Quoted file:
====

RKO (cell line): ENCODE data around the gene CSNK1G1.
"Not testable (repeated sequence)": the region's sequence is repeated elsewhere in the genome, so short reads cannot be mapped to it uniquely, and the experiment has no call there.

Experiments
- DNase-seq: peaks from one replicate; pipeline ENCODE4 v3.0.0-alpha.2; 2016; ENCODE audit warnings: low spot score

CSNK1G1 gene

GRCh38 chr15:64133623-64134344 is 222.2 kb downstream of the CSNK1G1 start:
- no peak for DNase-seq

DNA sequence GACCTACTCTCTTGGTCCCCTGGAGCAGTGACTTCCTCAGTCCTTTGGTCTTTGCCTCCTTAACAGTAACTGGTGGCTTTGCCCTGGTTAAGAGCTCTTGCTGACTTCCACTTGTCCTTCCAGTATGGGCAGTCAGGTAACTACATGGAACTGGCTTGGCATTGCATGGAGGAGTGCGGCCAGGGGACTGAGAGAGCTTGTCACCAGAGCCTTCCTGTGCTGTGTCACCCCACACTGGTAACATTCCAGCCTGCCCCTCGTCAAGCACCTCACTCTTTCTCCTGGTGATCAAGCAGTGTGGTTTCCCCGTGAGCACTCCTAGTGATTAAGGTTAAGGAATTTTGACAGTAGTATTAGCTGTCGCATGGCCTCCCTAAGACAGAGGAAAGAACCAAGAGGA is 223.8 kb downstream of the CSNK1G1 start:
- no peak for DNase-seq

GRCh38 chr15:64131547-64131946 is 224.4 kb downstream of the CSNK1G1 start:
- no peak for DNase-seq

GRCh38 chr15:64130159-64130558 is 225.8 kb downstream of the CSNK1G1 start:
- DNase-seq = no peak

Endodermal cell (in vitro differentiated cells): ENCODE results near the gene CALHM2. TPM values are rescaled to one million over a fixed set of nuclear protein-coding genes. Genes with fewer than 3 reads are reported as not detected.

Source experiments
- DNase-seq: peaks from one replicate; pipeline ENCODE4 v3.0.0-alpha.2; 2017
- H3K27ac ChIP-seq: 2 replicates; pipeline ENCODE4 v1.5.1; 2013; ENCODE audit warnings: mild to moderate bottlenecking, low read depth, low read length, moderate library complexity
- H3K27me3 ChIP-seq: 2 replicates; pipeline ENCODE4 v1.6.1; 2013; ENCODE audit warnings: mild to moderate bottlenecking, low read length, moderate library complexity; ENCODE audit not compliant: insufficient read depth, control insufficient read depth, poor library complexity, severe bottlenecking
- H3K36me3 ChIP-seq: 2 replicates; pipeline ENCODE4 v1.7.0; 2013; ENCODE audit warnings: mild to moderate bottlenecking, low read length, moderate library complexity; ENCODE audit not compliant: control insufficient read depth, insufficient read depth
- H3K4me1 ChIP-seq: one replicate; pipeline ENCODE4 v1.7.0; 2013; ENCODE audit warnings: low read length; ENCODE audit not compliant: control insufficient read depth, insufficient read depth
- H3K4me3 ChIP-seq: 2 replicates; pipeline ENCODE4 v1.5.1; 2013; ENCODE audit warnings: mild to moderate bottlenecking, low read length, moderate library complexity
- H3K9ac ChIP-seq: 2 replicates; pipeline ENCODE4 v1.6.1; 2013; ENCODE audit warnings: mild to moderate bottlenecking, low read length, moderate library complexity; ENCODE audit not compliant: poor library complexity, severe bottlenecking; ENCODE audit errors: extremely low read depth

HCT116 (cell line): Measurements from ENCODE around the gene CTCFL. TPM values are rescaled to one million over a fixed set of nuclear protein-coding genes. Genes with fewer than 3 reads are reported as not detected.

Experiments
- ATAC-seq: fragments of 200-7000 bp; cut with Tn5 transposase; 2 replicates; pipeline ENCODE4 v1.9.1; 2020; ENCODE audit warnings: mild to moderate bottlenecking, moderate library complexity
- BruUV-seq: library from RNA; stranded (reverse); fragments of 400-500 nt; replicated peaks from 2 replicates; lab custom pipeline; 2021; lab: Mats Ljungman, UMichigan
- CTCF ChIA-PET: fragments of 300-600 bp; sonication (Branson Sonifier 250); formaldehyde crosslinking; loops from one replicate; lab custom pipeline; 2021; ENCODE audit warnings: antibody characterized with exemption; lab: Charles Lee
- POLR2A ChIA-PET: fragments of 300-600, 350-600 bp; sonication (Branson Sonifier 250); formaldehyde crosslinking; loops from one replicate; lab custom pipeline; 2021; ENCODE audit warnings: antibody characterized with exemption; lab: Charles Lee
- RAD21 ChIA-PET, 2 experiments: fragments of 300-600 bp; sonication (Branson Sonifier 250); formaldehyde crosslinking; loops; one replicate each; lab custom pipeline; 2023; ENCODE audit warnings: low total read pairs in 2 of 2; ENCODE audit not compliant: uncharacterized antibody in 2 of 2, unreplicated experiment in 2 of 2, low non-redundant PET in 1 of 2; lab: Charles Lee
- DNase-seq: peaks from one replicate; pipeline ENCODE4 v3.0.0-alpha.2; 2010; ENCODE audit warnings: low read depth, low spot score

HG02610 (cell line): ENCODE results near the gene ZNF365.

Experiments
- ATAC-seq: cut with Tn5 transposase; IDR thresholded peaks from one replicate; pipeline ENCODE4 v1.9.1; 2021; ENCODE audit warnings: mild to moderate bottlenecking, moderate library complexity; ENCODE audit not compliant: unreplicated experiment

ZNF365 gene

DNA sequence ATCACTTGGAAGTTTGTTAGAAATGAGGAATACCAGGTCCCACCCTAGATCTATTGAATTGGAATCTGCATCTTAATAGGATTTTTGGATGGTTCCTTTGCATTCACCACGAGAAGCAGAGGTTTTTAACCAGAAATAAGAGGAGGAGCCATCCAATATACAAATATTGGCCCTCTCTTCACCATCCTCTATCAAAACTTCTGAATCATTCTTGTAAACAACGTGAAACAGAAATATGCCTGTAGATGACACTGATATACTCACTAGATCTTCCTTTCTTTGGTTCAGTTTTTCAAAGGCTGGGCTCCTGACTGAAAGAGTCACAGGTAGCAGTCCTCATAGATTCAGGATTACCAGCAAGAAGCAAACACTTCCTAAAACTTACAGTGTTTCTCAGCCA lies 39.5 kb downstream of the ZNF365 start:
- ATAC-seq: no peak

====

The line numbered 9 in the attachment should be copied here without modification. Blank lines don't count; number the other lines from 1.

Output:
- no peak for DNase-seq